Imagine a city where artificial intelligence monitors and directs traffic, buses and taxis drive themselves, and everyone is capable of engaging with the city’s government and infrastructure through smartphones as opposed to relying on inefficient bureaucracy. If these concepts were introduced 20 years ago, it may have been something out of a science fiction novel. However, these capabilities have either been in development or actively deployed throughout China since the nation began its push for smart cities and smart city infrastructure in 2011.
Innovations in blockchain technology, artificial intelligence and machine learning, 5G, and new energy vehicles over the past decade have inherently transformed many parts of China into smart cities already. These have been largely possible through China’s state-led initiatives in technological innovation as well as public-private enterprise involvement. Shanghai, Hangzhou, Shenzhen, and Beijing are among the earliest cities to have begun the transformation process, and their progress now provides a blueprint for smart city infrastructure for many of China’s lower-tiered cities.
Unlike Western-style smart cities which often have a bottom-up approach in development and implementation, Chinese smart cities are intended to be largely top-down, with the central government playing a vital role in the development and implementation of their smart cities. China’s domestic tech giants are also key players in the push to modernize city infrastructures, and companies such as Alibaba, Tencent, Didi Chuxing, Baidu, and Huawei have already begun implementing their technologies to progress towards China’s national goals of developing smart cities.
Modernizing the Chinese Economy
How Did China’s Smart Cities Begin?
The development concept of China’s smart cities can arguably be traced back to Zhou Enlai’s “Four Modernizations” in which he defined four areas that China should strive to modernize by the end of the century: agriculture, industry, science and technology, and national defense. These are mainstays of China’s overall economic growth and development and have remained at the forefront of Chinese domestic policy throughout these subsequent forty-five years.
However, it was Deng Xiaoping during the reform and opening up period who accelerated the focus on science and technology modernization as a means to foster development. As a result, China has supported innovation with steadily rising investment over the past four decades. Now, central initiatives such as ‘Made in China 2025’ aim to utilize the industrial policies seen in countries like Germany to modernize the Chinese economy for the Fourth Industrial Revolution. It is this industrial policy that has largely led to the growth of smart cities throughout China.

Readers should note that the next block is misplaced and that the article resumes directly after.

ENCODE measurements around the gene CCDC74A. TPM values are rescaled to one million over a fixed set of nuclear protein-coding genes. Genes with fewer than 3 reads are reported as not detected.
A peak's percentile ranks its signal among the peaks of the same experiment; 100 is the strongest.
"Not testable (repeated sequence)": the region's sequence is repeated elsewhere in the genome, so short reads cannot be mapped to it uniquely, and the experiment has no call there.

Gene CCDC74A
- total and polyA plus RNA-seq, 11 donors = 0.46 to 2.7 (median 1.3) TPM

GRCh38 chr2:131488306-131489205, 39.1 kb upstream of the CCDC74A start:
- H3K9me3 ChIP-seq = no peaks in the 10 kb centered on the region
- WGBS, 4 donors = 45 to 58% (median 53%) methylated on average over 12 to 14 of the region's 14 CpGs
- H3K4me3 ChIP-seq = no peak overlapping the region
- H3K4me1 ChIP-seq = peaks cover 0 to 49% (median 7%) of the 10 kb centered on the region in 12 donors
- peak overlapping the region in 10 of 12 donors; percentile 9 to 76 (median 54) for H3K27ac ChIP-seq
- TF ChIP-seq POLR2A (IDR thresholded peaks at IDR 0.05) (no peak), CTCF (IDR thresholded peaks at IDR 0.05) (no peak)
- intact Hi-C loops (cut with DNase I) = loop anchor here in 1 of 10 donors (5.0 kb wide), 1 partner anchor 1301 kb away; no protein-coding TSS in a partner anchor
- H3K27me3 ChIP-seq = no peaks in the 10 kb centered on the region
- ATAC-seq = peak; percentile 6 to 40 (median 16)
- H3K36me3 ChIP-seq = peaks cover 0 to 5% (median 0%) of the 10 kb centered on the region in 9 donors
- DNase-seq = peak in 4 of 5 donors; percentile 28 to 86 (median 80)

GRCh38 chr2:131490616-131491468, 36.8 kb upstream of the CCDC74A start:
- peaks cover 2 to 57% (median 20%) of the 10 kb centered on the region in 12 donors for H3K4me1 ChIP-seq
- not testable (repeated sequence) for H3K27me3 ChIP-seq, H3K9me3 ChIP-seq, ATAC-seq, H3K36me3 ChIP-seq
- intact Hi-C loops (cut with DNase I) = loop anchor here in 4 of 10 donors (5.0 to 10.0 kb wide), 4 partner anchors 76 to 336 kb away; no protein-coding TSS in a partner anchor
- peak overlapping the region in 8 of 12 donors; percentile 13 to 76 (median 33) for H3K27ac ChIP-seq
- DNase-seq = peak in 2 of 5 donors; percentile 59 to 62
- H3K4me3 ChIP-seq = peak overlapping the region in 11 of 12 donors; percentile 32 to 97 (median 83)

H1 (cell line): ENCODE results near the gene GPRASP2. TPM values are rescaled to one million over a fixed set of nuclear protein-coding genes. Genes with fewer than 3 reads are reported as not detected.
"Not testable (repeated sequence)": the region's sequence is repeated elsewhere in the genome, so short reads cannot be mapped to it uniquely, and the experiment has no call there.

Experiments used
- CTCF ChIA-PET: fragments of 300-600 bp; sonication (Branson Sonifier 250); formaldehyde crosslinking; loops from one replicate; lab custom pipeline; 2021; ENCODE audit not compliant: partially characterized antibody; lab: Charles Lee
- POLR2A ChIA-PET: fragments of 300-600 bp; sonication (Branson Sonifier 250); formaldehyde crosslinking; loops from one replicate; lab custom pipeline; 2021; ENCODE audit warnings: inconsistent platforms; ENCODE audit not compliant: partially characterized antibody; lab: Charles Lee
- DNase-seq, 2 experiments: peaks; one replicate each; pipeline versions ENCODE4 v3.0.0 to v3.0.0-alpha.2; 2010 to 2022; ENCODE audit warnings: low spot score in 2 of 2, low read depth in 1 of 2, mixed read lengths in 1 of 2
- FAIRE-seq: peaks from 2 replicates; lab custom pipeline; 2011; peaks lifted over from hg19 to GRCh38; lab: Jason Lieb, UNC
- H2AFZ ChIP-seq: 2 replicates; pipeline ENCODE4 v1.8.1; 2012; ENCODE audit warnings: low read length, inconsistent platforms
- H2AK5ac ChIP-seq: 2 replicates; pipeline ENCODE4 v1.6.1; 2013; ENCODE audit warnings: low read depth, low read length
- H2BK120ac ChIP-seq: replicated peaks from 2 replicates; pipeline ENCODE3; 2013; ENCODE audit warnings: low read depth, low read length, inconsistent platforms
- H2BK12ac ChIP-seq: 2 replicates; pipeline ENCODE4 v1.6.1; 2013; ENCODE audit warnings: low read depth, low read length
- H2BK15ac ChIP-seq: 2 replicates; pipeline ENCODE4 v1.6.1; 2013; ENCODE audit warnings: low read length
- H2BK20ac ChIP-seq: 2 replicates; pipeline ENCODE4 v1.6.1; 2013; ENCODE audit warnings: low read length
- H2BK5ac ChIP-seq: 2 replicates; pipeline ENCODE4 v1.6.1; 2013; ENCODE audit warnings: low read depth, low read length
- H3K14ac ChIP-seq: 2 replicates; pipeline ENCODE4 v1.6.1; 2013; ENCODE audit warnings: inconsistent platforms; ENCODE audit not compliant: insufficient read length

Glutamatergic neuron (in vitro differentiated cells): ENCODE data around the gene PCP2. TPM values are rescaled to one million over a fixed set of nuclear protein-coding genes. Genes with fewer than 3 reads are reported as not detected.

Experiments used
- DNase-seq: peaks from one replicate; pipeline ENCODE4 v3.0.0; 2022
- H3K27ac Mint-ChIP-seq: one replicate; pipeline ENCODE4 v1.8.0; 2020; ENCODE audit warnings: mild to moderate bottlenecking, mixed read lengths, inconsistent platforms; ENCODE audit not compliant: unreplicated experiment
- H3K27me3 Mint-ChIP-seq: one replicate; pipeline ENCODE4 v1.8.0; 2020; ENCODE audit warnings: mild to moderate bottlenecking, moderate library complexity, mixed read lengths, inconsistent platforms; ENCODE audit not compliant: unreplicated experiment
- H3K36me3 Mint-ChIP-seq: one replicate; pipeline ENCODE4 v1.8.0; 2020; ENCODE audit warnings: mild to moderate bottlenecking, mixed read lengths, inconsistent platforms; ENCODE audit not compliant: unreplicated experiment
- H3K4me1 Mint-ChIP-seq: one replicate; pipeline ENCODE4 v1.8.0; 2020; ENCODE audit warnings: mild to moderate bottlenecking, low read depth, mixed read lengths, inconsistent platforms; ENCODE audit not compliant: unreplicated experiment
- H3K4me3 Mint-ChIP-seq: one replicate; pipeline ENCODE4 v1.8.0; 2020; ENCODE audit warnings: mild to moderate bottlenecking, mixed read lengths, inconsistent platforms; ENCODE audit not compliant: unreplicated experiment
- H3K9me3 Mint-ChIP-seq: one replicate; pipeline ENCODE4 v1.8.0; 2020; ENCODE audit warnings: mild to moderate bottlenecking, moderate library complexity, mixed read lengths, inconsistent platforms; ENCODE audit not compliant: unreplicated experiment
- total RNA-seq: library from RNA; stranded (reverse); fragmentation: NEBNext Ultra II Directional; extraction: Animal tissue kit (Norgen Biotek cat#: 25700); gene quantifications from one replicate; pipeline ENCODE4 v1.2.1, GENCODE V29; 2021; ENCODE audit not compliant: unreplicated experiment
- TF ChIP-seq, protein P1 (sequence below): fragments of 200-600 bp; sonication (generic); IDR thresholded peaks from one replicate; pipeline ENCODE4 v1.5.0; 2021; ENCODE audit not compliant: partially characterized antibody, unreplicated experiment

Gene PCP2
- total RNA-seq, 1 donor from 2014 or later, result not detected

What Are China’s Smart Cities?
In 2011, China’s 12th Five-Year Plan announced its intentions to develop “digital cities.” Within this plan, Beijing sought to accelerate the construction of new-generation IT infrastructure, mobile communication networks, internet infrastructures, digital and television broadcasting networks, satellite communication facilities, and an ultra high speed, large capacity and highly intelligent national trunk transmission network. The government also wanted to construct broadband connection throughout urban and rural areas to strengthen interconnectivity.
This infrastructure now serves as the basis of China’s smart cities. Smart cities are urban areas that collect large amounts of data and use it to improve city operations. Developers can create technological applications based upon a city’s critical communications infrastructure, which then convert data into insights, and insights into tools. These applications in turn serve as a form of public-private partnerships, creating opportunities for government, companies, and the public. For example, in the case of public transit, bus riders could use a real-time traffic monitoring application to find the optimal time to travel with less traffic while reducing the overall strain on the public transportation system.
In subsequent five-year plans, Beijing’s gaze has narrowed in on smart city development. Policymakers have diverted significant resources towards furthering the technological innovation and public-private partnerships behind smart cities, including the development of 5G, artificial intelligence, new energy vehicles, cloud computing, blockchain technology, and internet of things (IoT), all of which serve a critical function in the infrastructure of many of China’s urban areas. In early 2020 alone, China’s governing National People’s Congress signed off on a US$1.4 trillion fiscal plan to support technological innovation in these fields.
How Are China’s Tech Giants Developing Smart Cities?
As new technologies emerge after decades of research and development, a handful of companies have taken the lead in the transformation of cities. These include Alibaba, Baidu, Didi Chuxing, Huawei, and Tencent, all of which have incorporated their individual technologies across Hangzhou, Suzhou, Shenzhen, Shanghai, and Beijing, among others. These technologies then form the building blocks for “digital brains,” which utilize cloud computing, AI, and IoT to create the foundations for smart city infrastructure.
Alibaba: City Brain
Alibaba’s City Brain uses artificial intelligence and network infrastructure to automate traffic systems, optimize public transportation routes, identify environmental issues, and allow for more efficient public resource management. It is largely associated with Hangzhou, the city in which it was piloted and home to Alibaba’s headquarters. Since the implementation of Alibaba’s City Brain, transit times in its pilot areas have been reduced by 15%, arrival times of ambulances were cut in half, and an AI surveillance system to monitor traffic violations has lowered overhead for law enforcement.